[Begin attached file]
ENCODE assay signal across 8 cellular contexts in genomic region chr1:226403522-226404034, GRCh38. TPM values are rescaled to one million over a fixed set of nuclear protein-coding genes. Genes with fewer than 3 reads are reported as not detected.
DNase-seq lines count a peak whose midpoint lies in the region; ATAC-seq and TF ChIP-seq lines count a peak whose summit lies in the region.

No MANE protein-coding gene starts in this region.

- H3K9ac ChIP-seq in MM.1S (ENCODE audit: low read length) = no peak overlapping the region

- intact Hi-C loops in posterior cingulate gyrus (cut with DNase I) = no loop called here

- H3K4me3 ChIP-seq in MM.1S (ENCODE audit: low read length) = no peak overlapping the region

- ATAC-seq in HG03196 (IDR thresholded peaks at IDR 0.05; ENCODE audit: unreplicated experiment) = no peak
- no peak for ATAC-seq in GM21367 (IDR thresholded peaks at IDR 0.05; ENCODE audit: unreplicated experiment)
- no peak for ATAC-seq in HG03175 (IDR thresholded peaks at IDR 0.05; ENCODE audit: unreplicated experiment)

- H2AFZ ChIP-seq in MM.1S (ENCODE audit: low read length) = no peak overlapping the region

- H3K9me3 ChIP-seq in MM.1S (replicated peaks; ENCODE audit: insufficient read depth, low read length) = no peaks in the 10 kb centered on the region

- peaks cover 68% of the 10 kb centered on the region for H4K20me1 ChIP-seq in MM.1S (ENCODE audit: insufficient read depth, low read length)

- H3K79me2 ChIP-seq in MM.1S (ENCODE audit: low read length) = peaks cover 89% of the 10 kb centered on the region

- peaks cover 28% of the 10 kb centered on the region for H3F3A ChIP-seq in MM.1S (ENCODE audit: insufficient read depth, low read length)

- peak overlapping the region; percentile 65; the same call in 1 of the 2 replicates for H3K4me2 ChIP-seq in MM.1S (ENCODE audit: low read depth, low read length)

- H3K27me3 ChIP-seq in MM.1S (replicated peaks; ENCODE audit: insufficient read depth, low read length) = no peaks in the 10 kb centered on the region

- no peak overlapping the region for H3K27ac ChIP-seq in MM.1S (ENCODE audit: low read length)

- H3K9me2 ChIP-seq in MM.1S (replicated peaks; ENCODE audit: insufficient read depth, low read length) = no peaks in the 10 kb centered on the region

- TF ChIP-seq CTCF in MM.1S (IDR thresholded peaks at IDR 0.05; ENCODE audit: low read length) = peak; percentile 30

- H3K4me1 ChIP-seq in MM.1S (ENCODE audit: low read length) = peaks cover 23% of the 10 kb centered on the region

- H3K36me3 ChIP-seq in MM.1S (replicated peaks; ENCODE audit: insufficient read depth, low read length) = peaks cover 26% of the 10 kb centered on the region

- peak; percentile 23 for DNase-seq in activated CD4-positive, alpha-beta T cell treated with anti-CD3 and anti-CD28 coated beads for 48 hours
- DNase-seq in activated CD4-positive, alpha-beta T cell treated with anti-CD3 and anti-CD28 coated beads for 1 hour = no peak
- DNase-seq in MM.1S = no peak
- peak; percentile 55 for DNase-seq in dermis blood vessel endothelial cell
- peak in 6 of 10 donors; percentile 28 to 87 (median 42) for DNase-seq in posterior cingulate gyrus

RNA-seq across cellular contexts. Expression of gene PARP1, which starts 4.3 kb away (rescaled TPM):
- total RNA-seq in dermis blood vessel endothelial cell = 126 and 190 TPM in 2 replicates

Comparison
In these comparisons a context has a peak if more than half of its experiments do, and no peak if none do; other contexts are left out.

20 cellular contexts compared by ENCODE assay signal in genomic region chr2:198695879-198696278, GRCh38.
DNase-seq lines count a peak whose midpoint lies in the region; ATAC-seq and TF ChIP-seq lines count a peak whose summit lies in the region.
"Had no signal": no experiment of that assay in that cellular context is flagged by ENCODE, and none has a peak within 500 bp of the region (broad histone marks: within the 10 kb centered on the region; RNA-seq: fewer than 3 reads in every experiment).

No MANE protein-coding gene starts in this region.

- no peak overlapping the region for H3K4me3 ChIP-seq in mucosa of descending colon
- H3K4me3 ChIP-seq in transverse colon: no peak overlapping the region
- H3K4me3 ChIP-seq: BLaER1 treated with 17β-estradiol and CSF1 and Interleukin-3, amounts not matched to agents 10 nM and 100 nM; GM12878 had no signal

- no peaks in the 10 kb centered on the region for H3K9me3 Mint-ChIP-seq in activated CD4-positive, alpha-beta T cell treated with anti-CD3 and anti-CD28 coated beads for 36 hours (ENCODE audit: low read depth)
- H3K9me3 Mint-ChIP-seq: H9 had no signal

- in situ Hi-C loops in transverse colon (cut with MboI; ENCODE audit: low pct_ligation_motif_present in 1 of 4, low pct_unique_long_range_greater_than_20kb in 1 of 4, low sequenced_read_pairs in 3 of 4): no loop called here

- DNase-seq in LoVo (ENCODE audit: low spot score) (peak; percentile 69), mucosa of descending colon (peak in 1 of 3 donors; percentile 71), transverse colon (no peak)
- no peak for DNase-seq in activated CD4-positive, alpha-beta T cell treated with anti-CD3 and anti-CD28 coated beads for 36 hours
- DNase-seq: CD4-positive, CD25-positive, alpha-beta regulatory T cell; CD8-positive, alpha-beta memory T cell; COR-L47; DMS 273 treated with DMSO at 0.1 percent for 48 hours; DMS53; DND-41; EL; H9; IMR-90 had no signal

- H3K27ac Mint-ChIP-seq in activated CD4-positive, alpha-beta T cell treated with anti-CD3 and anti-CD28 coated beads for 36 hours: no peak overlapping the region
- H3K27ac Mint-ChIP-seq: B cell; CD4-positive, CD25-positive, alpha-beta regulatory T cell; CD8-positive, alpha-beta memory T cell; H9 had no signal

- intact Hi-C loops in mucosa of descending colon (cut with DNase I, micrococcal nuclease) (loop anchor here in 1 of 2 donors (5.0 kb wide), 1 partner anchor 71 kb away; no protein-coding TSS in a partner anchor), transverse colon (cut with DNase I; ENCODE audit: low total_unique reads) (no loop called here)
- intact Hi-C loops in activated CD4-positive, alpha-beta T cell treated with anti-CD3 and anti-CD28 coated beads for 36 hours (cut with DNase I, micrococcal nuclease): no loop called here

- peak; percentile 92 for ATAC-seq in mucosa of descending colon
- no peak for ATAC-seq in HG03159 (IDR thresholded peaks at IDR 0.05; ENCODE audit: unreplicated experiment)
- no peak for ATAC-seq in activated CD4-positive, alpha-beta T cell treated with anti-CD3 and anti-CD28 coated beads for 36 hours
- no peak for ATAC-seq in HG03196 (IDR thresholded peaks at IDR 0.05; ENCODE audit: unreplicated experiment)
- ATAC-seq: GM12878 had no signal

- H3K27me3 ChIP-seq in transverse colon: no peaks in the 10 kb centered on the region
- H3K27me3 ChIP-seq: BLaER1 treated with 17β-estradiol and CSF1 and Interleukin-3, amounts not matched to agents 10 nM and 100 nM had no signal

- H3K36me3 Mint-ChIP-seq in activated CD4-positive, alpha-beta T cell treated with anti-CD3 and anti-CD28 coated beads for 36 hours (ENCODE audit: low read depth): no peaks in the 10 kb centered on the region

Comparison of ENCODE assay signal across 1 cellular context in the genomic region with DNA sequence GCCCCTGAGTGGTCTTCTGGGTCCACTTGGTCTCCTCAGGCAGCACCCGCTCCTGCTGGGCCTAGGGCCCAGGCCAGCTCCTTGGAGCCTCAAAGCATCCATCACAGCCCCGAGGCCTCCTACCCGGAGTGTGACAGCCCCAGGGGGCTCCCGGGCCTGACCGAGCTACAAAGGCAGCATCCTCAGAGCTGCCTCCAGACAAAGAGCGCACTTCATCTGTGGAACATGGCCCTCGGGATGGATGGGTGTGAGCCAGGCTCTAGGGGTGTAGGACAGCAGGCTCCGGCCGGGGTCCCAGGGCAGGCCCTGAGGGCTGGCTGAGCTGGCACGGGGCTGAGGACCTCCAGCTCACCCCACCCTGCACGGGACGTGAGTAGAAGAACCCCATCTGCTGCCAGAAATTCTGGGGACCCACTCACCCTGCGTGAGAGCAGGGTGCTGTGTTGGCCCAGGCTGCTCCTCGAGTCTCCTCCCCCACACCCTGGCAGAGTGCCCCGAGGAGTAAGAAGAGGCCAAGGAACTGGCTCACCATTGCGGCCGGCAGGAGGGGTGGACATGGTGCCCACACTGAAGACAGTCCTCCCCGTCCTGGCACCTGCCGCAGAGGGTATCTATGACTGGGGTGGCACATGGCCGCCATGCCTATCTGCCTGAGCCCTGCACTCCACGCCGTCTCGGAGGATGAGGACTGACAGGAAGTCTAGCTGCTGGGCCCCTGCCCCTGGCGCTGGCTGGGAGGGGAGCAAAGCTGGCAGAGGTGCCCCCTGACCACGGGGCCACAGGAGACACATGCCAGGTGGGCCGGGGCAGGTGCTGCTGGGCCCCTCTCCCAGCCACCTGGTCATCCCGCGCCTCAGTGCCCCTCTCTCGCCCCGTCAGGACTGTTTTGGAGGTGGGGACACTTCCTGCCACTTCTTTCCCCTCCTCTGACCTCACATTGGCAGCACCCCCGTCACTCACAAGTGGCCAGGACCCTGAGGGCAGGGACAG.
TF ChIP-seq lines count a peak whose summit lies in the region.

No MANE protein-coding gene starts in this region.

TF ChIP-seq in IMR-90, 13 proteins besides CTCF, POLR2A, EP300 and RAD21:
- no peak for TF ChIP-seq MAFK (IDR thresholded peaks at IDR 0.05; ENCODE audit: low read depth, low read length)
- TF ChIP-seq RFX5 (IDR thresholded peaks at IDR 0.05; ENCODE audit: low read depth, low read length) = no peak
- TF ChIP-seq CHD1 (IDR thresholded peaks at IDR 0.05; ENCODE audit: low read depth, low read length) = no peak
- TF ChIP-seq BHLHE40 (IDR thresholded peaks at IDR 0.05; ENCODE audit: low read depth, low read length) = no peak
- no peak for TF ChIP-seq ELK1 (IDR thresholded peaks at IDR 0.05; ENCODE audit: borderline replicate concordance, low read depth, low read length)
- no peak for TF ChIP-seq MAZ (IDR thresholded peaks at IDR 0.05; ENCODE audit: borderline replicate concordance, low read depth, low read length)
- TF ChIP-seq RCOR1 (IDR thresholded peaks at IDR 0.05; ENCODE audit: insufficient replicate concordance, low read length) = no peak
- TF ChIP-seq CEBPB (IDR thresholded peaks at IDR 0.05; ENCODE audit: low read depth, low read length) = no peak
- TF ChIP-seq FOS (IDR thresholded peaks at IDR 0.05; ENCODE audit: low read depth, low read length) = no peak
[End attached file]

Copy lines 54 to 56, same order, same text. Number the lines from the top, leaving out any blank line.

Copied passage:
- H3K27me3 ChIP-seq: BLaER1 treated with 17β-estradiol and CSF1 and Interleukin-3, amounts not matched to agents 10 nM and 100 nM had no signal

- H3K36me3 Mint-ChIP-seq in activated CD4-positive, alpha-beta T cell treated with anti-CD3 and anti-CD28 coated beads for 36 hours (ENCODE audit: low read depth): no peaks in the 10 kb centered on the region

Comparison of ENCODE assay signal across 1 cellular context in the genomic region with DNA sequence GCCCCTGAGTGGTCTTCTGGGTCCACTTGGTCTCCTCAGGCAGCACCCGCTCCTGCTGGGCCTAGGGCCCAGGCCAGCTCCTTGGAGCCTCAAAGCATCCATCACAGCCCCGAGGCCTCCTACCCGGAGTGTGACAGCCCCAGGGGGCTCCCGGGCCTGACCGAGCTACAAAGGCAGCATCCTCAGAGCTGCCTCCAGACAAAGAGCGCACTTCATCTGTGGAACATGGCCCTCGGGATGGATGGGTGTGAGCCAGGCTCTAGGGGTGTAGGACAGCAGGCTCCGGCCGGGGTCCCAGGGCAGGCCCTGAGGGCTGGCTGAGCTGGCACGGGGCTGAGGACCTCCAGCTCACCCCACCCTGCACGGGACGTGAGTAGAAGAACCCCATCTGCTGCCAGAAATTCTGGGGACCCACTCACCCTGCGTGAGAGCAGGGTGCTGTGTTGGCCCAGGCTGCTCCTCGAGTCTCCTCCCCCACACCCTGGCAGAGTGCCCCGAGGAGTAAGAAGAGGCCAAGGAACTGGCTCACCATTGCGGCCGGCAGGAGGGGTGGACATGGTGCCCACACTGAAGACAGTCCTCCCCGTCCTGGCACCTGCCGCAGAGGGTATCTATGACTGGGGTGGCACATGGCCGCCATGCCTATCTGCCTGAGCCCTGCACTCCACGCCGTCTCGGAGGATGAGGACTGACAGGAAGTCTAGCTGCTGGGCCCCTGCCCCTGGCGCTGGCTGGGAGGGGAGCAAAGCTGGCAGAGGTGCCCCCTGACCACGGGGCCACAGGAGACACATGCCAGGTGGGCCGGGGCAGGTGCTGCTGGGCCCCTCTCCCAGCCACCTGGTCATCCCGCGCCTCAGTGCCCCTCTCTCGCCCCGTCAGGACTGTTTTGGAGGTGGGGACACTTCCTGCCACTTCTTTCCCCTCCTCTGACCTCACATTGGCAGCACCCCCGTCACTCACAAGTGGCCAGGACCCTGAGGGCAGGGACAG.